Music streaming fans can pump their fists high and proud today for European based Spotify has posted a new U.S. holding page with the message above — they’re coming. Soon.

Stretching several years now, Spotify’s quest to dominate the U.S. interwebs has been perilous and wrought with greed, incompetence, and plenty of road blocks. The most recent rumors were far ranging and included everything from Spotify being 1-2 major albels away from release as well as courting Google or Facebook for a possible partnership. On that note, Facebook’s “special announcement” could very well include Spotify streaming in conjunction with the rumored Skype video chat integration.

Partners (labels), pricing and an official release date haven’t been divulged just yet but rest assured that once they are, we’ll let you know. In the meantime, head on over to the Spotify U.S. page and sign up for a handy email letting you know when the service is ready, more details are known, etc. Of course, we’re pretty sure we will tell you such things long before Spotify makes them official.

Stay tuned…

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Google Music Invites Now Rolling Out To XOOM Owners.


Google has officially made good on their original promise echoed at Google I/O last week in giving conference attendees and Motorola XOOM owners early access to Google Music Beta as made evident by the email above. As it stands now, only XOOM devices purchased through Verizon are being included in the Google Music Beta program. Whether it is an exclusive privilege Verizon paid for or some random technical issue is unknown (we’d side with the former). But let’s all be honest with each other. The Android community will have Google Music Beta app ported to non-supported devices in no time flat. Getting the actual cloud funcitonality to work is another story, unfortunately.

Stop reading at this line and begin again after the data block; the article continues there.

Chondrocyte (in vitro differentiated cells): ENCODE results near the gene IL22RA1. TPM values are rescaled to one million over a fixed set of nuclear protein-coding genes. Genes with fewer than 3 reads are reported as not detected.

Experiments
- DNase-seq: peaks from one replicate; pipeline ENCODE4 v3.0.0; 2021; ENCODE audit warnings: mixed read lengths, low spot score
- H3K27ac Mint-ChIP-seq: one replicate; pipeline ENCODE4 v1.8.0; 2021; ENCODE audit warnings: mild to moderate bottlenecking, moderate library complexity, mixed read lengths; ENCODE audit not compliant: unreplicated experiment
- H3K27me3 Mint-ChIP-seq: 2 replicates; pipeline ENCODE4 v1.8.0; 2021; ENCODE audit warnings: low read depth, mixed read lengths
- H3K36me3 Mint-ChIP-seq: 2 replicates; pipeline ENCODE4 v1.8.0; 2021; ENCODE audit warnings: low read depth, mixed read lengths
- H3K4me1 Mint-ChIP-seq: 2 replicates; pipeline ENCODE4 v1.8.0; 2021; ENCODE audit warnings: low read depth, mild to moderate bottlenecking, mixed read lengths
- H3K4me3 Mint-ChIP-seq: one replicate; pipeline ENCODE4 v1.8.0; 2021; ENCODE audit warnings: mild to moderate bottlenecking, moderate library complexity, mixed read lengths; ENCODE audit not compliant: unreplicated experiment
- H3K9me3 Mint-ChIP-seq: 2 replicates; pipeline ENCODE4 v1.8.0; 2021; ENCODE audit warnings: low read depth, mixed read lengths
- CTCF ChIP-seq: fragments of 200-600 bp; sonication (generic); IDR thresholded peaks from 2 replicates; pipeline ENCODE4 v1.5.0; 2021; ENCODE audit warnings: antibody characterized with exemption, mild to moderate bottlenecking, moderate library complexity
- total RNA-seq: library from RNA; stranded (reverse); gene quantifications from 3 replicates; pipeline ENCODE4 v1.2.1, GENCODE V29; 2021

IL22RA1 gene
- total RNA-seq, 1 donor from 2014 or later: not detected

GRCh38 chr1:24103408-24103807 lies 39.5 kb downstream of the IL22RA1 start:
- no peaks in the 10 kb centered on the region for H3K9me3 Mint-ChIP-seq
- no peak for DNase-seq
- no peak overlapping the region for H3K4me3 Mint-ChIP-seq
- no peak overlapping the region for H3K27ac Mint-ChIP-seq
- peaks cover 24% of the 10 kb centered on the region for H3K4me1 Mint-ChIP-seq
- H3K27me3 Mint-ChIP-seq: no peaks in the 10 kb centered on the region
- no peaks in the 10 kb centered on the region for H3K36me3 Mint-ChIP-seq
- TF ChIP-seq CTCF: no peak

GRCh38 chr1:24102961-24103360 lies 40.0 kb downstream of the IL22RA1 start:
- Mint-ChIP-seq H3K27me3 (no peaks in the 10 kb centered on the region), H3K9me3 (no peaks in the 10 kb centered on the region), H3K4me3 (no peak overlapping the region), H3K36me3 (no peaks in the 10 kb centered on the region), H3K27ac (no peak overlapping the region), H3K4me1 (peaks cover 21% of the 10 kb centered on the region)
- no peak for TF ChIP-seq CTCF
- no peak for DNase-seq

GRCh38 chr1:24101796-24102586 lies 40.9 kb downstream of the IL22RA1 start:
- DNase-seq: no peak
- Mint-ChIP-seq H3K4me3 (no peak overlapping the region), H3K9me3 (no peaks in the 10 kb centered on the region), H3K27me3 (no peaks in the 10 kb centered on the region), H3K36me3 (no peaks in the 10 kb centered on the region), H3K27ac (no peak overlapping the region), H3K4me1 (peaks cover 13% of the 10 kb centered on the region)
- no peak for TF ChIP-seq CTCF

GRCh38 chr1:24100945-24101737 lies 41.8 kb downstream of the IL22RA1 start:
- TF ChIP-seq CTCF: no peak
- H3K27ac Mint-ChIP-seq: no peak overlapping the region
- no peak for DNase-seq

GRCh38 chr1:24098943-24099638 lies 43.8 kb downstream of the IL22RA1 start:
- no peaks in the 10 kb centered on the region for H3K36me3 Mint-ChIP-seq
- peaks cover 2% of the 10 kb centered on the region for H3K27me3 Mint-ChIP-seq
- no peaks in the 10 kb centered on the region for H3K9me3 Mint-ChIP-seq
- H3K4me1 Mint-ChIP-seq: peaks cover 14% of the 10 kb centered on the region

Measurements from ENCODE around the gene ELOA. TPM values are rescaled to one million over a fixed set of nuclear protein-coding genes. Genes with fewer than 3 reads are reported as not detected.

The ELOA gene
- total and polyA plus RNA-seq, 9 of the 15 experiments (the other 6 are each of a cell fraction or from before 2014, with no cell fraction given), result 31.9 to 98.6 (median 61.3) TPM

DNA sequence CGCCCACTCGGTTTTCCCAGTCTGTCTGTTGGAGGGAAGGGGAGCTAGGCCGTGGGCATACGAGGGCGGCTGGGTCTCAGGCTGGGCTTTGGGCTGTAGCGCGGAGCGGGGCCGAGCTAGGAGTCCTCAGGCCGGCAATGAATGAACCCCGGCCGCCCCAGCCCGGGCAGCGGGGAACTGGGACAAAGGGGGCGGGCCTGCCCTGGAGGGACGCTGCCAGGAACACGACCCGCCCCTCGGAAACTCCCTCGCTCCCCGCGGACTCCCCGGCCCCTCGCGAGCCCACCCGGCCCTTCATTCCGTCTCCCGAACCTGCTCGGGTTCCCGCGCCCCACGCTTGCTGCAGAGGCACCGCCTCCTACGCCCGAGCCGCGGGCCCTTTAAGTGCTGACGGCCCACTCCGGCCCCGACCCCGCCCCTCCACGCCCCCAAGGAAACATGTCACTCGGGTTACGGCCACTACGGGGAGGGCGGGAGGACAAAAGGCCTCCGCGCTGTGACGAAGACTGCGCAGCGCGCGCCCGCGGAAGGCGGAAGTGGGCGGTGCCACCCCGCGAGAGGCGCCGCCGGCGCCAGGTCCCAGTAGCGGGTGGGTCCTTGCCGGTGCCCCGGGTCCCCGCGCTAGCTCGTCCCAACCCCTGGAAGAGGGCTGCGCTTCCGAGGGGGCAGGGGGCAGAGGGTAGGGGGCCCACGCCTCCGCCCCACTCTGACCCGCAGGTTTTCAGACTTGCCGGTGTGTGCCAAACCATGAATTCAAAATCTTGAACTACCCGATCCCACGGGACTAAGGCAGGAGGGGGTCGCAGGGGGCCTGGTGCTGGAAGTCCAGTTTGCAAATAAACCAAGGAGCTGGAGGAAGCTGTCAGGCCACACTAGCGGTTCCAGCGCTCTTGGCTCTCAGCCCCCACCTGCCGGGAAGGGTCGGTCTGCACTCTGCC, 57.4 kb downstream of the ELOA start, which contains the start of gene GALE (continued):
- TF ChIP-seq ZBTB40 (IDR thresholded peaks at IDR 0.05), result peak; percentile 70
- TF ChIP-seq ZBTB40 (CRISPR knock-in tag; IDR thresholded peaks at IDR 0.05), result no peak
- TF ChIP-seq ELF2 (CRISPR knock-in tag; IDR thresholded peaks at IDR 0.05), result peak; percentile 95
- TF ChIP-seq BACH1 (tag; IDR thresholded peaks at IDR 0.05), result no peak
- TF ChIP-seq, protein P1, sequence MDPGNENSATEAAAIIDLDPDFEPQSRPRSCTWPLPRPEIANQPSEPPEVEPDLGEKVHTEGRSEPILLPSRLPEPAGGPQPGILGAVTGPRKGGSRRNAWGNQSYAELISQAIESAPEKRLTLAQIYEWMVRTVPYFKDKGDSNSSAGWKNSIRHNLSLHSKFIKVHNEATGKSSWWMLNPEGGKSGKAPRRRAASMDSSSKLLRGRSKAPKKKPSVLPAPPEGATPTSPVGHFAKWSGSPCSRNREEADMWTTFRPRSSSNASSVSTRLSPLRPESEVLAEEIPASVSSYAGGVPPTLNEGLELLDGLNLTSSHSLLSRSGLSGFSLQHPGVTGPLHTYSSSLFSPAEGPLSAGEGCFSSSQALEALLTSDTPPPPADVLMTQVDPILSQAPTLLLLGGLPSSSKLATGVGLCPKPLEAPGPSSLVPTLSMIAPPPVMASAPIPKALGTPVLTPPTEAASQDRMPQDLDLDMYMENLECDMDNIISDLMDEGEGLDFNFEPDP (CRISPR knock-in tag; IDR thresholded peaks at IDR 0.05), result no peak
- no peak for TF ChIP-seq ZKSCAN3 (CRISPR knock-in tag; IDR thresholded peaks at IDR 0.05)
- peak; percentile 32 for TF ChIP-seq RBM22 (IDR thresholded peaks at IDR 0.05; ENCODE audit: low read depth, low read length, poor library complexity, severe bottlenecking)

Any XOOM owners receive their GMB invites yet?
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Seagate GoFlex Hard Drives Feature Built-in Battery And WiFi!


While there’s only so much you can do to “transform” the lowly hard drive, Seagate has managed to intrigue us with the aging tech by way of their new GoFlex hard drives. Said drives now feature wifi capabilities and a built-in battery which allow the drives to wirelessly transfer media to and from your iPhone or Android device (iOS app now available, Android coming soon) over WiFi and without having to connect to a computer or wall outlet. The included battery is said to be good for ~25 hours which means the asking price of $200 for 500 GB of mobile storage really isn’t all that bad.

If you’re the type that carriers large amounts of files on your travels and constantly frowns upon having to whip out the laptop, this hard drive is your saving grace.

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Nokia Dropping “Ovi” Branding This Summer.